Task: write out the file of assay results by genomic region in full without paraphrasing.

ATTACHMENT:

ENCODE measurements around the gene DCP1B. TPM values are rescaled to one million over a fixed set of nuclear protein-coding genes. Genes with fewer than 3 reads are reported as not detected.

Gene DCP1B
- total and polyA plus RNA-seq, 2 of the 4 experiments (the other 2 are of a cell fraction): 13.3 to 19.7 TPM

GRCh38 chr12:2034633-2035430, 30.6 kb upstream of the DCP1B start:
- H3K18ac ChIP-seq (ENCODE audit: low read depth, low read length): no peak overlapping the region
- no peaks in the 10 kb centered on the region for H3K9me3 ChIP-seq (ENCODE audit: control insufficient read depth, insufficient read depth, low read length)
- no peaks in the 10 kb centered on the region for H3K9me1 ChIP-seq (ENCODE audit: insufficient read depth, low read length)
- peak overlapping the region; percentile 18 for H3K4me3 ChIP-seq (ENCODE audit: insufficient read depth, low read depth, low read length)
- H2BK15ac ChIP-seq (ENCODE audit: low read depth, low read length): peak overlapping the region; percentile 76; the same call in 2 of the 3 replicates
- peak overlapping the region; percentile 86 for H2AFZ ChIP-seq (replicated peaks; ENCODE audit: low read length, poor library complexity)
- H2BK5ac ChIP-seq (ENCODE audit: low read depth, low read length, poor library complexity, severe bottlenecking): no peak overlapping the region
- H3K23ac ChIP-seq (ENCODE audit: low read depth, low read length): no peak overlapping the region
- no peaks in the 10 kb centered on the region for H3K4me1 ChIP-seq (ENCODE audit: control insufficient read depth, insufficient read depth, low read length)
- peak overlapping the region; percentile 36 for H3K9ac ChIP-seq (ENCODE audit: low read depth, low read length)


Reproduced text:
ENCODE measurements around the gene DCP1B. TPM values are rescaled to one million over a fixed set of nuclear protein-coding genes. Genes with fewer than 3 reads are reported as not detected.

Gene DCP1B
- total and polyA plus RNA-seq, 2 of the 4 experiments (the other 2 are of a cell fraction): 13.3 to 19.7 TPM

GRCh38 chr12:2034633-2035430, 30.6 kb upstream of the DCP1B start:
- H3K18ac ChIP-seq (ENCODE audit: low read depth, low read length): no peak overlapping the region
- no peaks in the 10 kb centered on the region for H3K9me3 ChIP-seq (ENCODE audit: control insufficient read depth, insufficient read depth, low read length)
- no peaks in the 10 kb centered on the region for H3K9me1 ChIP-seq (ENCODE audit: insufficient read depth, low read length)
- peak overlapping the region; percentile 18 for H3K4me3 ChIP-seq (ENCODE audit: insufficient read depth, low read depth, low read length)
- H2BK15ac ChIP-seq (ENCODE audit: low read depth, low read length): peak overlapping the region; percentile 76; the same call in 2 of the 3 replicates
- peak overlapping the region; percentile 86 for H2AFZ ChIP-seq (replicated peaks; ENCODE audit: low read length, poor library complexity)
- H2BK5ac ChIP-seq (ENCODE audit: low read depth, low read length, poor library complexity, severe bottlenecking): no peak overlapping the region
- H3K23ac ChIP-seq (ENCODE audit: low read depth, low read length): no peak overlapping the region
- no peaks in the 10 kb centered on the region for H3K4me1 ChIP-seq (ENCODE audit: control insufficient read depth, insufficient read depth, low read length)
- peak overlapping the region; percentile 36 for H3K9ac ChIP-seq (ENCODE audit: low read depth, low read length)